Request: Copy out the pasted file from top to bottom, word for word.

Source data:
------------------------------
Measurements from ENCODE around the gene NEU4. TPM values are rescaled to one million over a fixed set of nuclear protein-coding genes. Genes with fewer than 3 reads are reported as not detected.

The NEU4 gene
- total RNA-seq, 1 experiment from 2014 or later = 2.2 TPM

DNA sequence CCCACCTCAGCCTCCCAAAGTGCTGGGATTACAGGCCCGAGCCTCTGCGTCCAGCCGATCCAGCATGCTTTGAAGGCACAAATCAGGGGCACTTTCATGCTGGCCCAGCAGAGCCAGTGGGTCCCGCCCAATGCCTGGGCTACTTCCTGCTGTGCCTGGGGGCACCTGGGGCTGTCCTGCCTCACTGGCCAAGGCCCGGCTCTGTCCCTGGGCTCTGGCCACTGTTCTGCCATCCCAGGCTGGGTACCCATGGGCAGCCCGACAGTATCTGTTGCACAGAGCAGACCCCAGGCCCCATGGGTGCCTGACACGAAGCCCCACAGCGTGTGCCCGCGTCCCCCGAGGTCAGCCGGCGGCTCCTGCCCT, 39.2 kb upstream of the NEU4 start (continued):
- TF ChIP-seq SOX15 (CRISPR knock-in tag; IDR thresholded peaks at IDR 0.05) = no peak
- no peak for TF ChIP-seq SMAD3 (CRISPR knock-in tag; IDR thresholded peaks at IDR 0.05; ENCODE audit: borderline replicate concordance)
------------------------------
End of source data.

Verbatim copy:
Measurements from ENCODE around the gene NEU4. TPM values are rescaled to one million over a fixed set of nuclear protein-coding genes. Genes with fewer than 3 reads are reported as not detected.

The NEU4 gene
- total RNA-seq, 1 experiment from 2014 or later = 2.2 TPM

DNA sequence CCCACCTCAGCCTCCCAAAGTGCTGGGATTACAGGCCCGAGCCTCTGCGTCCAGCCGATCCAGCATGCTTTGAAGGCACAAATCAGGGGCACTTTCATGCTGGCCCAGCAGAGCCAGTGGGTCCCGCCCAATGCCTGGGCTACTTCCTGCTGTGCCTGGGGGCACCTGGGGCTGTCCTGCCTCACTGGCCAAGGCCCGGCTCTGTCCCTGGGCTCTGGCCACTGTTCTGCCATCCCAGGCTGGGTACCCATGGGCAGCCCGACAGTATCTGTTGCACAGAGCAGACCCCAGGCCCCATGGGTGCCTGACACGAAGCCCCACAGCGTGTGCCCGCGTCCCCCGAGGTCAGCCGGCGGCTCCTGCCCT, 39.2 kb upstream of the NEU4 start (continued):
- TF ChIP-seq SOX15 (CRISPR knock-in tag; IDR thresholded peaks at IDR 0.05) = no peak
- no peak for TF ChIP-seq SMAD3 (CRISPR knock-in tag; IDR thresholded peaks at IDR 0.05; ENCODE audit: borderline replicate concordance)